Stroll along the West Bank of the Mississippi riverfront under the double-decked Washington Avenue Bridge, festooned with its giant golden Ms, ablaze in the iconic maroon-and-gold University of Minnesota colors, and you’re reminded that a great treasure dwells above — buildings and people humming with wisdom and learning.
Now head up from the river on one of the steep streets of the West Bank to where Cedar and Riverside avenues intersect. Look south and you’ll find Riverside Plaza, a massive complex of brutalist-style concrete high-rises, doors ablaze in Crayola reds, yellows and blues, reminding locals who pass by of another great treasure dwelling here — a sizable portion of Minnesota’s African-born residents.
High above the river on the U’s East Bank sits Rapson Hall, the School of Architecture/College of Design, designed by its famous namesake, Minnesota architect Ralph Rapson. Through its doors, as throughout the rest of the campus, students, faculty, administrators and professionals bustle and hustle, pursuing lives of studious concentration, most with goals to make better lives for themselves.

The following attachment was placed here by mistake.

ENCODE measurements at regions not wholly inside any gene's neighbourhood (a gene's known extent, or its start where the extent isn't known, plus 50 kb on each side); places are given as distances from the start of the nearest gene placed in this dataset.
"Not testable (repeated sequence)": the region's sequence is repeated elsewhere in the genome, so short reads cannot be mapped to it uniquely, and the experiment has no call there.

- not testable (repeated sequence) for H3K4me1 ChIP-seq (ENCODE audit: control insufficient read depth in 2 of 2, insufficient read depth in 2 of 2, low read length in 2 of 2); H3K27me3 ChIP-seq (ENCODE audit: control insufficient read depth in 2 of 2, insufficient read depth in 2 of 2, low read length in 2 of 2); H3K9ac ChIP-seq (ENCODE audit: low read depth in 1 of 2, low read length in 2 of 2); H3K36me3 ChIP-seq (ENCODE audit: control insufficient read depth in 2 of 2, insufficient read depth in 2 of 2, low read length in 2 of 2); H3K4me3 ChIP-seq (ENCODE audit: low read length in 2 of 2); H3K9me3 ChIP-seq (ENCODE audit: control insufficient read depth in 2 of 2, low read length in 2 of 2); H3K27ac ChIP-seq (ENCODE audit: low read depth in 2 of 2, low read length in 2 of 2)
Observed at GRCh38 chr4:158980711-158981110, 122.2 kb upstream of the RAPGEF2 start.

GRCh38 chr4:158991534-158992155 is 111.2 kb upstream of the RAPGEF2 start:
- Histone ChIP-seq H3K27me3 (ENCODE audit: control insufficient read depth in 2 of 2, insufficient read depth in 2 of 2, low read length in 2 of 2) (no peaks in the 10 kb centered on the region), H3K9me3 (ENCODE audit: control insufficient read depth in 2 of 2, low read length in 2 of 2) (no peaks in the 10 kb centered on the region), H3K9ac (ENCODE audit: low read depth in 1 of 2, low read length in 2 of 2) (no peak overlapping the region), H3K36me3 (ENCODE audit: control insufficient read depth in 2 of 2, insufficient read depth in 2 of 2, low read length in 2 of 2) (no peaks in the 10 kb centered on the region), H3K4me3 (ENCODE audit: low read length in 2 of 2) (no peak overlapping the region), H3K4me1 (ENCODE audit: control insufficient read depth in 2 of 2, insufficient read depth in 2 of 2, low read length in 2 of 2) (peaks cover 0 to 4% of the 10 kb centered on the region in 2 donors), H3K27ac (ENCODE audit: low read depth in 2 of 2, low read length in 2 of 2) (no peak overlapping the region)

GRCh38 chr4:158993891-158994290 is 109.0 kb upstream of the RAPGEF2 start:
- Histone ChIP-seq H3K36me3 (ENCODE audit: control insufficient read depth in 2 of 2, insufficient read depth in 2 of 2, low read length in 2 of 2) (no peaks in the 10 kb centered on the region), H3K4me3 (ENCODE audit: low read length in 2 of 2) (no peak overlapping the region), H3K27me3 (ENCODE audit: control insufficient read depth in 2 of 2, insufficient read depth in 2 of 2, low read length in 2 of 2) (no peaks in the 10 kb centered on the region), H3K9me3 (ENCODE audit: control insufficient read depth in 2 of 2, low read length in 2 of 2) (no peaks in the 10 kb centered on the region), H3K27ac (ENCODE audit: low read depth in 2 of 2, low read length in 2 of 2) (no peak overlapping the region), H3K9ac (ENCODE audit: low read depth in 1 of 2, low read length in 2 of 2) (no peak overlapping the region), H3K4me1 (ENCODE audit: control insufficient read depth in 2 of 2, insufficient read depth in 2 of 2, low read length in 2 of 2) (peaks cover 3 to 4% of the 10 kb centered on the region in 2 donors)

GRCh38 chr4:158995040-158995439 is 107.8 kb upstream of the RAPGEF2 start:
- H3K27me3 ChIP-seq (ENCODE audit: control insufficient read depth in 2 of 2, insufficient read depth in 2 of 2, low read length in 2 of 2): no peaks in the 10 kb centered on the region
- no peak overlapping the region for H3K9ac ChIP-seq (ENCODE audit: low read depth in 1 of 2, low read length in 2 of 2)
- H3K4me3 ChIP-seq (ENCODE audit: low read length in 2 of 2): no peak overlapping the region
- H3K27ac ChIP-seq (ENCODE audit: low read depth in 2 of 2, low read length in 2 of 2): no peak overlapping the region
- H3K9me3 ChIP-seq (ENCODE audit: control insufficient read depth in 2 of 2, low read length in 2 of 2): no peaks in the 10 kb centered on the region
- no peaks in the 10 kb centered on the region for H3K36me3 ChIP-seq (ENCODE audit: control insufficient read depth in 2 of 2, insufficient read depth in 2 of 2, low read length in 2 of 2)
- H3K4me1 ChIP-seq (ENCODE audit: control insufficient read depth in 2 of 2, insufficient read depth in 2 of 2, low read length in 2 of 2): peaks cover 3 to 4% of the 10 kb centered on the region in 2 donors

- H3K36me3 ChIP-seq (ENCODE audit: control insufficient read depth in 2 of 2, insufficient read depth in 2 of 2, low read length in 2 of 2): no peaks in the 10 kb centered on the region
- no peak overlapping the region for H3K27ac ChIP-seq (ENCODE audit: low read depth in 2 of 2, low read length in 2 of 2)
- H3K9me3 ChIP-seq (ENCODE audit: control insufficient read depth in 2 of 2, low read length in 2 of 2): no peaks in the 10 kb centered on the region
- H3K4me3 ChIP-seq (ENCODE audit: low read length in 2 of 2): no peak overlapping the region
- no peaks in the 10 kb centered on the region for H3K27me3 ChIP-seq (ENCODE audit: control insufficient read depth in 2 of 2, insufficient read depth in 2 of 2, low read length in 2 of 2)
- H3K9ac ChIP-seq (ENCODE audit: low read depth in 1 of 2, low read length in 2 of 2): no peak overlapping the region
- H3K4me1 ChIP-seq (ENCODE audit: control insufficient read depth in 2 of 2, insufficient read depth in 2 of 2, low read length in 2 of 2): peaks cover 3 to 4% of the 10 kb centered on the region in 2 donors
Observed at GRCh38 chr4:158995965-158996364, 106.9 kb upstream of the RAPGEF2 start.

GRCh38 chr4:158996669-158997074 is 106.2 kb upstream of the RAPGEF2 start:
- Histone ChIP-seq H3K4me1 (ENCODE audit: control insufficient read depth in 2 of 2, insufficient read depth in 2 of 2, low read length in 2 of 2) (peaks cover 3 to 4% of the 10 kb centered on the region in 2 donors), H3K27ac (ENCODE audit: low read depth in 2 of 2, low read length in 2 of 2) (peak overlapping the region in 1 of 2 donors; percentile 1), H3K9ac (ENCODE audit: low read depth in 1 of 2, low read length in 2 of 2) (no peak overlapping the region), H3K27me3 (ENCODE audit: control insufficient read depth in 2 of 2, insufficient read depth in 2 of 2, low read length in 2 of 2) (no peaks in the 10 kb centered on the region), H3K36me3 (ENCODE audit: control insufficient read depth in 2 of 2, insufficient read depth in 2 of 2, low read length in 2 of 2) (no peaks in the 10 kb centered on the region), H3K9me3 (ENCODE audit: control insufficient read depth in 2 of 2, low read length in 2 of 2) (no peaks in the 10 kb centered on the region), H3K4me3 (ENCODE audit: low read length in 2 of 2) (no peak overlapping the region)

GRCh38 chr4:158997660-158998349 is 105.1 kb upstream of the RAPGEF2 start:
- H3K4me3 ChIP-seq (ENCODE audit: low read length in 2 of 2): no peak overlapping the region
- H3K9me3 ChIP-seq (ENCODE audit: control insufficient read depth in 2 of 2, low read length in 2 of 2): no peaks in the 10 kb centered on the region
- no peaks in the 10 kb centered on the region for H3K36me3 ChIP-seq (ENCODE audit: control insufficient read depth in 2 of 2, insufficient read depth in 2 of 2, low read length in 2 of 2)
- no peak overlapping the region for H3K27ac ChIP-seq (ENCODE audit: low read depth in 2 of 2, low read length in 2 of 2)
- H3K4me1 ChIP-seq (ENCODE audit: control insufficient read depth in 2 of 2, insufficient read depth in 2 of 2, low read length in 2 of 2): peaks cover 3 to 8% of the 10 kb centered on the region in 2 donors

High above the river on the U’s West Bank sits this Riverside Plaza, also designed by Rapson and recently listed on the National Register of Historic Places, dubbed “Little Mogadishu,” a symbol of our state’s immigrant community, buzzing with approximately 4,400 mothers, fathers, children, business owners and nurses, teachers, and other professionals, most with goals to make better lives for themselves.
Our state’s foremost institution of learning sits cheek-to-jowl with the complex that houses our significant immigrant population. It is notable that both now suffer equally from the fear imposed by certain shortsighted politicians whose stated platforms seem not to value human learning or human striving.
I think this juxtaposition of higher learning and higher striving is an apt metaphor for exactly what makes this country great: students and faculty from those hallowed halls of learning seek to lift themselves, and hopefully society as well; our immigrants, many who have fled such cruelty as hunger, torture, genocide, infanticide and rape, seek to lift themselves, and hopefully society as well.
This hierarchy of needs, wants, desires and dreams unites all people. We are united as a nation founded by immigrants — many of whom also fled from despair and tyranny; many of whom also built our great universities with the intent to advance humankind.
May we pause during this holiday season to remember that we are more united than divided by shared values, and to remind our elected officials of this at every opportunity.
Susan Schaefer is a consultant, adjunct professor and writer/photographer living on the West Bank.